“Why have you been running from us?” mused the man to my right, the words coming out of mouth, spaced by short gaps. He stepped forward, just enough such that the sunlight was able to catch his face. Emerging from the darkness was a face, as bland as it was colourless. The only colour I could decipher from his face, was that of his brown eyes. The rest of it had a whiteness, which seemed outside the norm of the spectrum of colours afforded to human skin. It was more like that a bleached sheet of paper, than that colour usually sees in skin. The glint of his golden touch served as the only break for my eyes of the colour white which made his face, and the blackness of the shadow surrounding him. The other two men remained quiet, but I could hear their hands moving towards their pockets. The rumbling of change from their pockets, was swiftly replaced by that of a snap, which was rather too similar to that sound I grew accustomed to in the army years ago, the sound of a gun being made ready to fire. In my mind, these two men, became the quiet ones, whilst the man talking to me, was in effect the speaking one.
“I didn’t know who you were,” I replied, knowing this to be a feeble excuse.
“You knew precisely who we were,” the speaking one said, grinning in such a way, that I was unable to ascertain whether it concealed a grimace. He raised his right hand, clicking his fingers as he did so. Slowly, he extended one of his fingers so that it pointed directly at me, a silent order for the quiet ones to begin their work. Like hungry animals, they swarmed towards me, grunting in near unison, their faces still largely cloaked in darkness. I closed my eyes, thoughts of the Almighty began to flood my mind.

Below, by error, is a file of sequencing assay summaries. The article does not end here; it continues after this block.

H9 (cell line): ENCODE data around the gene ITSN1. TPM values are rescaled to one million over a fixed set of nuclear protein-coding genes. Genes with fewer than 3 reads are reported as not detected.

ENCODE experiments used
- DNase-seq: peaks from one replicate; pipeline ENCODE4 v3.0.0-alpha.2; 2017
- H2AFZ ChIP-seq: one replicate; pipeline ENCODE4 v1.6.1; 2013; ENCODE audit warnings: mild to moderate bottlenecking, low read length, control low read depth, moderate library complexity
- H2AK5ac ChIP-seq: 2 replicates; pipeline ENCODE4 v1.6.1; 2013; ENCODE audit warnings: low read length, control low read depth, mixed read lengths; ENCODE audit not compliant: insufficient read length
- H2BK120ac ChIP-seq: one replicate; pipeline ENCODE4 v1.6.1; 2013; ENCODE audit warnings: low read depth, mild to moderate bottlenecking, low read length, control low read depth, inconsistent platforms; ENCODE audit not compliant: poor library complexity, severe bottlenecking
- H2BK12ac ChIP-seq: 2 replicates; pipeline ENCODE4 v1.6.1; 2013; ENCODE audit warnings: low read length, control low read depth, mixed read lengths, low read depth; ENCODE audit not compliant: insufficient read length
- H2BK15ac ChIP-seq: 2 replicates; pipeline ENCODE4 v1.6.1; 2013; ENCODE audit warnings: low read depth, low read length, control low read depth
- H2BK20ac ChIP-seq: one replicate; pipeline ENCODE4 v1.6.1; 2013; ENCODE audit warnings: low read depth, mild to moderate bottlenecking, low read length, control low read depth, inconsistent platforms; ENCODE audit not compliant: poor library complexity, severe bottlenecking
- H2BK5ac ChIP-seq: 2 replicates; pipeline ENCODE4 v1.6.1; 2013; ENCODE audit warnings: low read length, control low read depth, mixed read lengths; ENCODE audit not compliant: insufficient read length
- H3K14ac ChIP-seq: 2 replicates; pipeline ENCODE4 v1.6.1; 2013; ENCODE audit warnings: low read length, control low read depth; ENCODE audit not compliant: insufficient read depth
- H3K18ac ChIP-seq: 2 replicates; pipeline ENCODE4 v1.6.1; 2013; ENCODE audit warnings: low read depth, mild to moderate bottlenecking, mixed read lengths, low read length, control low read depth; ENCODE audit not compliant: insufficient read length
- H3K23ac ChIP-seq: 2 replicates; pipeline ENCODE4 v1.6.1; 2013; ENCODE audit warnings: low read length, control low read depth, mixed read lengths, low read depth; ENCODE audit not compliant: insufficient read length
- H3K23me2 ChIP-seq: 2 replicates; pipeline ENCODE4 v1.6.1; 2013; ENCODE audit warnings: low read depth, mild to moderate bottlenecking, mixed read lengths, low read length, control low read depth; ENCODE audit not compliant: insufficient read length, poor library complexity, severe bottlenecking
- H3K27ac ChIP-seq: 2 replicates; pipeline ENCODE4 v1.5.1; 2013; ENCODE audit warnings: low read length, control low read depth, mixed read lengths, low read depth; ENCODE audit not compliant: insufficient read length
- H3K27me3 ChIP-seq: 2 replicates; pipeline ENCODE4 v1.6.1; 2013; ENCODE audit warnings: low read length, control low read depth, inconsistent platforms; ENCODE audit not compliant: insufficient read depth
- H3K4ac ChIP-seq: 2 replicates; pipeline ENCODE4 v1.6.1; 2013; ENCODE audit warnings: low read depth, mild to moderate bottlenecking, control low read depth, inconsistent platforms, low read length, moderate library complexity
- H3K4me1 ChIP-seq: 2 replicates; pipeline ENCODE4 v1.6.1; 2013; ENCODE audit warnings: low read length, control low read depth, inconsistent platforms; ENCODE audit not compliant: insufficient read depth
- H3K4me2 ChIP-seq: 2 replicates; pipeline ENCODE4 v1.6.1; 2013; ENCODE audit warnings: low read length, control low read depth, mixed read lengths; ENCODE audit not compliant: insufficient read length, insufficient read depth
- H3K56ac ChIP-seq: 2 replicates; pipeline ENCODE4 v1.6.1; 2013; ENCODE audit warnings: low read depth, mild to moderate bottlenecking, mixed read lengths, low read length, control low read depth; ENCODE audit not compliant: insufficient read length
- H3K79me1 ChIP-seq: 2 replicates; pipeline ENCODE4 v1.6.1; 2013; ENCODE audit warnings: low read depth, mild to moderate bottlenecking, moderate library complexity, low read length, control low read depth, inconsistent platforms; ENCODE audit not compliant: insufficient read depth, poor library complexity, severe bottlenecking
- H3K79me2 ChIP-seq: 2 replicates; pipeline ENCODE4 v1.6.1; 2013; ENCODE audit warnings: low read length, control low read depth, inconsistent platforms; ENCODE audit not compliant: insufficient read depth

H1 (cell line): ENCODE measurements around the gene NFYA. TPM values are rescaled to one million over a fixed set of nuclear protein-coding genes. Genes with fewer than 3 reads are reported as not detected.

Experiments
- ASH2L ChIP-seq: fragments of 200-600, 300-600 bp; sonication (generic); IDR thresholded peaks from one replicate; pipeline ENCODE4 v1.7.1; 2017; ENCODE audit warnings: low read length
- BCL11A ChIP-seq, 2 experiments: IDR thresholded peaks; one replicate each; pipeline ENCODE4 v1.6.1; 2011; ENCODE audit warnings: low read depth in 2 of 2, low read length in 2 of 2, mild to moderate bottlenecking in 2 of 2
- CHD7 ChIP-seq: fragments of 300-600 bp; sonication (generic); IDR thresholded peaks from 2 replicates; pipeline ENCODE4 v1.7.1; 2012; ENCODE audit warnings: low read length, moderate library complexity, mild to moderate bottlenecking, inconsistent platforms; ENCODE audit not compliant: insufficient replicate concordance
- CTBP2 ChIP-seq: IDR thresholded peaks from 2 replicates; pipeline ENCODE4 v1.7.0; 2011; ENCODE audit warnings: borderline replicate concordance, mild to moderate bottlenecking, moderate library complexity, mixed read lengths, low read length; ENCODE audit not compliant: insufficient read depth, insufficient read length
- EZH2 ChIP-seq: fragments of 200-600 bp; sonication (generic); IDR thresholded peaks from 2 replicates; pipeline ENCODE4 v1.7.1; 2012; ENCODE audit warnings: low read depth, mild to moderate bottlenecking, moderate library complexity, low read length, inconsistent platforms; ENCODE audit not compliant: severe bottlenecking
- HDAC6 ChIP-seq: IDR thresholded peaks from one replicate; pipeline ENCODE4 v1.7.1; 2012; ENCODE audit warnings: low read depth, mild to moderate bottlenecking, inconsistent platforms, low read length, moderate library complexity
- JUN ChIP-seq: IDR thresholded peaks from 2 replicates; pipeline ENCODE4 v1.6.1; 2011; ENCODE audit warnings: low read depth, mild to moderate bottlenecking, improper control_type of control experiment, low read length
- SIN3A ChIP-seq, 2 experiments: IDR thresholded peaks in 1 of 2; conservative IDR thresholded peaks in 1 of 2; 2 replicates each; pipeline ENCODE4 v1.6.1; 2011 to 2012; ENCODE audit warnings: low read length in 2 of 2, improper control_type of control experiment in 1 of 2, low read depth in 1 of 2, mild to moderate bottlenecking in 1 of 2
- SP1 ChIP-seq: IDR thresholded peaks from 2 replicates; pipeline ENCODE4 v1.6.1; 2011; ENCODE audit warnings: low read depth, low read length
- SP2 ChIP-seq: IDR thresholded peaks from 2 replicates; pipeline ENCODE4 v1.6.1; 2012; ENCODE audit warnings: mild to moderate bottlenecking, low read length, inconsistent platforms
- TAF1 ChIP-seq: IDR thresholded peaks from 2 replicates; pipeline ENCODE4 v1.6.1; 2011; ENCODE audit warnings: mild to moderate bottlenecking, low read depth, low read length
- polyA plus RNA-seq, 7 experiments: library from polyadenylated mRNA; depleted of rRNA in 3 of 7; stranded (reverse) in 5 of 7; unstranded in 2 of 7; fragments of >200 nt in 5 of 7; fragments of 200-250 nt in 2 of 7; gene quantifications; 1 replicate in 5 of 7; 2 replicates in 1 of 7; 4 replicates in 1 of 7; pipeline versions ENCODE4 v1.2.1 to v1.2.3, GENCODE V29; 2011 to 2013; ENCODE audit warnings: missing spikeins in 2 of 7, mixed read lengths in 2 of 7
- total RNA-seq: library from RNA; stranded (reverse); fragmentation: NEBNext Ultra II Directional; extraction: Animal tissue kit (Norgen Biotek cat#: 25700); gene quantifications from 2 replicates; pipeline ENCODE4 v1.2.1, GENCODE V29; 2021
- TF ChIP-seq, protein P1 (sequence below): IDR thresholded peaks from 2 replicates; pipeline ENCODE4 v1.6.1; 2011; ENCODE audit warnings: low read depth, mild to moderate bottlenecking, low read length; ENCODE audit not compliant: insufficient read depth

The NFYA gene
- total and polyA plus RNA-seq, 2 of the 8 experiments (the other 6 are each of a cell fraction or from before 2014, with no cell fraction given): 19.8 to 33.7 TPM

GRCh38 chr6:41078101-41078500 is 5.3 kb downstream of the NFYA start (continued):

I opened my eyes. Greeting them was a hand, clenched into a tight fist, skin stretched tightly over the hands knuckles, so that the bone was visible underneath. Then only pounding. Pounding. It came towards my face repeatedly, buffeting me from side to side. Then the fists appeared to multiply. It was though a thousand fists were coming towards me, flying in such a way to inflict maximum damage. I could feel blood, running down my face, its iron taste trickling past my taste buds. Their faces began to be peppered with red specs of my blood, Syrian blood. With each strike, their faces became more red than white, my eyes becoming more glazed over with a mix of blood and tears. At some point I fell, I cannot remember precisely when. It was when I fell, that the smell of leather and shoe polish became more obvious. Their shining shoes struck my jaw, several times. How many times I don’t know, it was simply enough times to deliver their message.
              In all this time, of punches and kicks, blood spilling, they had forgotten my hands, the source of my voice, until I heard the leader cry:
              “His hands!”